Australia’s buy-now-pay-later (BNPL) industry is getting more crowded, with new platforms seemingly being launched almost every other week.

On Wednesday, the Commonwealth Bank (ASX:CBA) launched its new in-house BNPL platform, Step Pay, which will be offered alongside its other BNPL product, Klarna.

Step Pay splits repayments into four instalments for purchases between $100 and $1,000. It charges a late payment fee of $10, and can only be used with the CommBank app.

Of the Big Four banks, CBA has by far been the most successful when it comes to competing in the BNPL market.

In its full year results released last week, the bank valued its 5% stake in Klarna at $2.7 billion, a more than five-fold increase from the $506m valuation it reported in June 2020.

Interestingly CBA’s share price rose by almost 50% during that period.

But the competition has only just begun for the bank.

In response to the blockbuster deal between US giant Square and Afterpay (ASX:APT) a week earlier, CBA slashed its merchant fees on the Klarna platform – a move seen as an eventual race to the bottom in an increasingly cut-throat environment.

Square’s entrance into the BNPL scene is seen by some as throwing fuel to flame, with analysts saying that it could accelerate a stampede into the industry.


Will large players dominate?

As competition intensifies however, customer and merchant acquisition will become harder and more costly for the industry.

Because of that, some believe the BNPL sector will eventually be dominated by bigger, non-pure players such as banks, credit card issuers, or even payment companies who already have a large customer base.

These bigger players would be able to leverage their networks and payments systems to acquire new BNPL customers at a cheaper cost.

And that’s exactly what CBA and Square are banking on, offering BNPL services to millions of their already existing customers.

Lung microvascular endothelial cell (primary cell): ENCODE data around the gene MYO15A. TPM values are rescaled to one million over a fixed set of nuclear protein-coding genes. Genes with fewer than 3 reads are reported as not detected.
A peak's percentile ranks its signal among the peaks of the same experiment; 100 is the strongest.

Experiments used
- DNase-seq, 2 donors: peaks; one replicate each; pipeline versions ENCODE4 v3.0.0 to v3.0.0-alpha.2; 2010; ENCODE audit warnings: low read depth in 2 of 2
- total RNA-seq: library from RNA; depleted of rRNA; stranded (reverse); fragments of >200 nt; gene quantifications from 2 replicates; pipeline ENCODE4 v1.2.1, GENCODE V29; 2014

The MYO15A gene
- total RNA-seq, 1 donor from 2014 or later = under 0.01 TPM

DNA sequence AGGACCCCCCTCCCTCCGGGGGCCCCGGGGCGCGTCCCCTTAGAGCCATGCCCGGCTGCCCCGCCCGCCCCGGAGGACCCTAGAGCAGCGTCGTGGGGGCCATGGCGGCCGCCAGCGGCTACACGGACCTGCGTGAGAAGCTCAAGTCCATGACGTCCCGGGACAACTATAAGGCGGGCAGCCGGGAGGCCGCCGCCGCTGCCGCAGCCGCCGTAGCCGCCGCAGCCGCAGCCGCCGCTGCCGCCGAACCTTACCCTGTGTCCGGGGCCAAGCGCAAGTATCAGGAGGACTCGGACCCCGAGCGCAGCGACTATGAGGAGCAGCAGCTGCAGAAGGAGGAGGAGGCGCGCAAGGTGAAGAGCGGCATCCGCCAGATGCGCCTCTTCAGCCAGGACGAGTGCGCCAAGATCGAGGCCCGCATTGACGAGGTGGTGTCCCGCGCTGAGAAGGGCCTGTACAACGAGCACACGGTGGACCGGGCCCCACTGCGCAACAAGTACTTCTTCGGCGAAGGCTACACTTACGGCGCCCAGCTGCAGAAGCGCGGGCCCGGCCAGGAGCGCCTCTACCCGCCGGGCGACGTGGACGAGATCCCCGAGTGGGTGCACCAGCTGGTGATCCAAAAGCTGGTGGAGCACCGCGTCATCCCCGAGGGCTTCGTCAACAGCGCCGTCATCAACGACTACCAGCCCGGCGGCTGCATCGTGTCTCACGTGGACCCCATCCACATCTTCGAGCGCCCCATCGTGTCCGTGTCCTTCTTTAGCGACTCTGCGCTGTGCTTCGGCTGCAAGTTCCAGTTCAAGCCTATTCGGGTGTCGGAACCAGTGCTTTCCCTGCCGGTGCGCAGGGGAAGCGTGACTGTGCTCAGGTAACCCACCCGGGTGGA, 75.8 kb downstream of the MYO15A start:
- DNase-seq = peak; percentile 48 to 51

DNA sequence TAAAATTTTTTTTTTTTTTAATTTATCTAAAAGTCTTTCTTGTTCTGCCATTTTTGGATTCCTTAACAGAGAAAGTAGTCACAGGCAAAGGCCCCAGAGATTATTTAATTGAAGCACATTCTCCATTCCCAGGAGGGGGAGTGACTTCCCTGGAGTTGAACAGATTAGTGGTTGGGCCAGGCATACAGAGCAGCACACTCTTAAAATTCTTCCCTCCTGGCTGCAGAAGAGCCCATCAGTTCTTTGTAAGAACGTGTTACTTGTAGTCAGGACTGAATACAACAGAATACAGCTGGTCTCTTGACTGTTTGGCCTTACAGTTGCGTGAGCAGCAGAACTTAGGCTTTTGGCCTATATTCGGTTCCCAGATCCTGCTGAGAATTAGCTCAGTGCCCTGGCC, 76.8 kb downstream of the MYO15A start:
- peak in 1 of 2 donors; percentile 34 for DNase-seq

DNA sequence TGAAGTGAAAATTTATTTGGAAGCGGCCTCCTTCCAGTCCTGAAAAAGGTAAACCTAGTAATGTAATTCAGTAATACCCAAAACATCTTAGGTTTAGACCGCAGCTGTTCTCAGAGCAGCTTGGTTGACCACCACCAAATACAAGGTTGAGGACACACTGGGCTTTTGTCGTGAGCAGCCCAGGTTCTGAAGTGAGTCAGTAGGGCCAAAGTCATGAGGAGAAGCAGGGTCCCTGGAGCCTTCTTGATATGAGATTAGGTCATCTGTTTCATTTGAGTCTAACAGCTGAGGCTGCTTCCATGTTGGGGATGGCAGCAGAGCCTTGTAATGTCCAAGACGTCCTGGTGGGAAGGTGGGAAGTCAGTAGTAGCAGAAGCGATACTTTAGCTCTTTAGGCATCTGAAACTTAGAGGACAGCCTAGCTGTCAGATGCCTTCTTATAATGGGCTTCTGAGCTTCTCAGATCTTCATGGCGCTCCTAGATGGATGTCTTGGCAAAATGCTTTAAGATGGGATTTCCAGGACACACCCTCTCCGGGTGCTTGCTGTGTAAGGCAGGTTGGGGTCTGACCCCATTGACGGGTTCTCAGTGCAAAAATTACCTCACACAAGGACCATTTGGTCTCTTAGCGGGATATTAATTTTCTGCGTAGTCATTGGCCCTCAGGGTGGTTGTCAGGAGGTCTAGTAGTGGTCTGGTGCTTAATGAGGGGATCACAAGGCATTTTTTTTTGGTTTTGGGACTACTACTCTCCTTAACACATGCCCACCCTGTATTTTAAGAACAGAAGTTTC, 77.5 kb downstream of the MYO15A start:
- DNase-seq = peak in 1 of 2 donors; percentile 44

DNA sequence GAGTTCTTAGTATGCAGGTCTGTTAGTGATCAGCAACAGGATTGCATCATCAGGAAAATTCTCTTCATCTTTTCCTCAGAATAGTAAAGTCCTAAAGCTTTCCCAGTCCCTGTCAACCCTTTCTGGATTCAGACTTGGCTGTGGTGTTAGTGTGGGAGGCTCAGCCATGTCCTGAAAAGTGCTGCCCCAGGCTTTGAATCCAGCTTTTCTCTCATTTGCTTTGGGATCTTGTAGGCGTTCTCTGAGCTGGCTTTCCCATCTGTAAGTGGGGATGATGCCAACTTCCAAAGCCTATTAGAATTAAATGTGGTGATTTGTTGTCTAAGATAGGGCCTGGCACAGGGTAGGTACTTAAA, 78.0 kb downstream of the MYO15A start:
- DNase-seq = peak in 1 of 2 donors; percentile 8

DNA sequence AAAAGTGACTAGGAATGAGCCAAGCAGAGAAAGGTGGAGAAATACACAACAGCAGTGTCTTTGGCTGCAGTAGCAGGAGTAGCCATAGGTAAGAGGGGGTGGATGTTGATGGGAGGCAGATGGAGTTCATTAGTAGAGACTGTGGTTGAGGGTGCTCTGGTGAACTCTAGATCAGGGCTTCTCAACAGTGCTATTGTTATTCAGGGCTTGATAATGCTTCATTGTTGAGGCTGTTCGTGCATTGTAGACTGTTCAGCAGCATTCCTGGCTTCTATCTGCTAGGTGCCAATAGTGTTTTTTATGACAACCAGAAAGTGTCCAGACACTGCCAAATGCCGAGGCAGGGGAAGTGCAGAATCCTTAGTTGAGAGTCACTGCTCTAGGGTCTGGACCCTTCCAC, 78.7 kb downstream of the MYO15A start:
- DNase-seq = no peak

Paypal will no doubt leverage its 9 million customer base in Australia for its recently launched “Pay in 4” platform, while Citibank will be offering its new BNPL platform to millions of its Mastercard customers.

Will the other three big banks also join the BNPL fray?

Westpac already has a partnership deal with Afterpay, after selling its stake in Zip (ASX:Z1P) for a $48m profit.

But the bank said the deal is now under review, following Afterpay’s deal with Square.

National Australia Bank (ASX:NAB) refuses to gone all in, preferring instead to launch an interest-free credit card called StraightUp to attract millennial consumers.

ANZ Bank (ASX:ANZ) meanwhile, has been the most sceptical, with CEO Shayne Elliot saying that he isn’t at all keen on the BNPL hype.

Regardless, there is no denying the industry has changed the Australian consumer payments landscape, which was facilitated by mobile technology, innovative businesses and ironically, COVID-19.

According to the latest RBA data, payments processed under BNPL terms have almost quadrupled since the industry first started in 2016.


             Source: RBA


Consolidation ahead?

With giants entering the industry, there are now question marks over whether the smaller BNPL players could survive.

“Afterpay will survive, Zip will survive and the rest will end up in a Hunger Games-style race to the death,” payment consultant Brad Kelly told Business Insider Australia.

Other analysts believe that coming regulations would be the final death knell for some of these smaller players.

Some have also suggested that Square’s decision to snap up Afterpay was a validation for the industry, which could open the floodgates to M&A activities in the sector.

Morningstar equity analyst Shaun Ler said: “I do expect this acquisition to fast track the consolidation process. Afterpay is going to get so powerful that its competitors won’t be able to keep up.”